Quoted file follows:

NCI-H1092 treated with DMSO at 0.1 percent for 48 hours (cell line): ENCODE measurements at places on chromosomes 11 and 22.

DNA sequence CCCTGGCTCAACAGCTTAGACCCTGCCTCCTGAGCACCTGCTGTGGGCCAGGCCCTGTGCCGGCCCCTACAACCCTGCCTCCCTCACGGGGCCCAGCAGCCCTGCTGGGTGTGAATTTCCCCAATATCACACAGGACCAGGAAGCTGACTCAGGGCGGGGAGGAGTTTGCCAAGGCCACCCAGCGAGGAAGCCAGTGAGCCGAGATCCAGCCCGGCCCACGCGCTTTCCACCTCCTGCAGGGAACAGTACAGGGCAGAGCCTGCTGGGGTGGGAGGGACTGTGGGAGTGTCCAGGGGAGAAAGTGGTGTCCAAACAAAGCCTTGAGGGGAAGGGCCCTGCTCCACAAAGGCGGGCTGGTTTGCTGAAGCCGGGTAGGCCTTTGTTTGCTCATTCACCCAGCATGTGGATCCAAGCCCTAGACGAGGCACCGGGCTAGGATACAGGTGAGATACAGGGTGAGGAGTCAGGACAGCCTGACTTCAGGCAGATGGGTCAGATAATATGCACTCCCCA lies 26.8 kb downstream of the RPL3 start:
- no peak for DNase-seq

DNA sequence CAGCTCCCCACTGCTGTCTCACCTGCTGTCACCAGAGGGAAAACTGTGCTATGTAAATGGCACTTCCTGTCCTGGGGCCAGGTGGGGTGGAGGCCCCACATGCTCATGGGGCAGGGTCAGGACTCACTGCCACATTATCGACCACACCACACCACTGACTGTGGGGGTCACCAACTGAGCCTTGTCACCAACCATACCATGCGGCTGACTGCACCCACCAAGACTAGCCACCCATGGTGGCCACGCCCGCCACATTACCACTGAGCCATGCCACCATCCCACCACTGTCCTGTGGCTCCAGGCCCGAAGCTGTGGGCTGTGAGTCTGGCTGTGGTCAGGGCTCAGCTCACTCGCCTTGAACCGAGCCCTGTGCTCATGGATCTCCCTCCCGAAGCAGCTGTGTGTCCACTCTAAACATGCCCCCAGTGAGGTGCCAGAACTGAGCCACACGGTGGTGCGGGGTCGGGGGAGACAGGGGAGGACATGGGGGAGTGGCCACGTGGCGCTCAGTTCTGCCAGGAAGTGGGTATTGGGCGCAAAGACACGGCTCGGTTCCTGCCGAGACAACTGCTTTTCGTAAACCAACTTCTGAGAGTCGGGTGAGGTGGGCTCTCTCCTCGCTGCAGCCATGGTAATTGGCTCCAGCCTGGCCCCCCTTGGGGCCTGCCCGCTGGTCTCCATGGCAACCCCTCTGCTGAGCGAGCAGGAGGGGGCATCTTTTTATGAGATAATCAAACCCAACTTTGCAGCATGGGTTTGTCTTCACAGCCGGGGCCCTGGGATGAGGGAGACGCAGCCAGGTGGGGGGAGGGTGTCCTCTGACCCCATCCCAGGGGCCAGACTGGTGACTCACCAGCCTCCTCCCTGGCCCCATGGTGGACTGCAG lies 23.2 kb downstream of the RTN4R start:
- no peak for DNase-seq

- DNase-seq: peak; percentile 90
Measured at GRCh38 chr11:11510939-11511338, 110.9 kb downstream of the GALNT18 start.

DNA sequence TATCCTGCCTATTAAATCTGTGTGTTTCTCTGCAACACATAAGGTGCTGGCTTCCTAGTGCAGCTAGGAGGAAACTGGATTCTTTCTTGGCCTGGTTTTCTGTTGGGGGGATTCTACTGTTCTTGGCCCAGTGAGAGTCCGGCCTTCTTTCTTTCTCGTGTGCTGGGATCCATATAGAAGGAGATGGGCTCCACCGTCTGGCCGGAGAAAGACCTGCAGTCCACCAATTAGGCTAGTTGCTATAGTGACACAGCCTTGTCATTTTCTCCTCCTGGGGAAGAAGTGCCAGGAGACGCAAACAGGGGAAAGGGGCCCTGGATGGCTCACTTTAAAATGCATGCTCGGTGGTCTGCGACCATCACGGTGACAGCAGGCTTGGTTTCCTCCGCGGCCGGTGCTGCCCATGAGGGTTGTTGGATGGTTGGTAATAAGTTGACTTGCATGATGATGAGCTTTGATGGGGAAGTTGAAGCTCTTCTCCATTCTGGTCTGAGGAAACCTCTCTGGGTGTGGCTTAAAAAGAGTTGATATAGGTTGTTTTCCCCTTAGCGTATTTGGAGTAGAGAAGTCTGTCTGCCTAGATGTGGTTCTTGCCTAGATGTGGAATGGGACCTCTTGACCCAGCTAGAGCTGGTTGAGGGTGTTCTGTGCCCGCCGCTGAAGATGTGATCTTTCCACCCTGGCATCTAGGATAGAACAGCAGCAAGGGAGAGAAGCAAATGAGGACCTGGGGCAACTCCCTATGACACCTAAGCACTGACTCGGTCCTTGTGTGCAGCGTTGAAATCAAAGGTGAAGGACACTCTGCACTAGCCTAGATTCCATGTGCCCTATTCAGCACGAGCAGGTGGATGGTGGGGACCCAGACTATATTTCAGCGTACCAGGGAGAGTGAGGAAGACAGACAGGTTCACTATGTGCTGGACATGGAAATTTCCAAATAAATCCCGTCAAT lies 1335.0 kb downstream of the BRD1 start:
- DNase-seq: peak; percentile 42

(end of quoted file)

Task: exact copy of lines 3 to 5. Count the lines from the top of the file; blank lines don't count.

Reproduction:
- no peak for DNase-seq

DNA sequence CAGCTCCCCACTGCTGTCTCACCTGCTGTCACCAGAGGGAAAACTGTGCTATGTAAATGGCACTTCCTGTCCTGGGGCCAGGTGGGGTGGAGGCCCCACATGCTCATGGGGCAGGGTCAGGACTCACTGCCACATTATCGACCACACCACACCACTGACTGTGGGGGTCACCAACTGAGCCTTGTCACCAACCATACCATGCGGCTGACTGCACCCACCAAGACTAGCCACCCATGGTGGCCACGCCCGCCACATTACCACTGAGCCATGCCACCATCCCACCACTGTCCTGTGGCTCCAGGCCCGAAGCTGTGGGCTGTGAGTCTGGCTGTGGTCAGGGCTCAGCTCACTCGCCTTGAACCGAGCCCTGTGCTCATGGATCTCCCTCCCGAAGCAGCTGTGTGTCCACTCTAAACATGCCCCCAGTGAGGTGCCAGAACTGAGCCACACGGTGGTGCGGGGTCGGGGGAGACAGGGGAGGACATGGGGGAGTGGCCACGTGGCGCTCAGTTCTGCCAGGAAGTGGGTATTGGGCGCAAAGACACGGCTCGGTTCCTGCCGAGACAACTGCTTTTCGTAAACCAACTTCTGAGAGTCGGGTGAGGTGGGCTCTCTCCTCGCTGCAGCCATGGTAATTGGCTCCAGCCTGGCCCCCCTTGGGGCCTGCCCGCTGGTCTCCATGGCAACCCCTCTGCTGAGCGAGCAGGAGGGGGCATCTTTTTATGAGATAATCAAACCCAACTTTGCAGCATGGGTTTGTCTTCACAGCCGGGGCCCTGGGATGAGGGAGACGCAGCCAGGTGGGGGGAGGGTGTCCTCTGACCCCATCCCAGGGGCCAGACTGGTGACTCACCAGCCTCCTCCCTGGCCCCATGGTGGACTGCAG lies 23.2 kb downstream of the RTN4R start:
- no peak for DNase-seq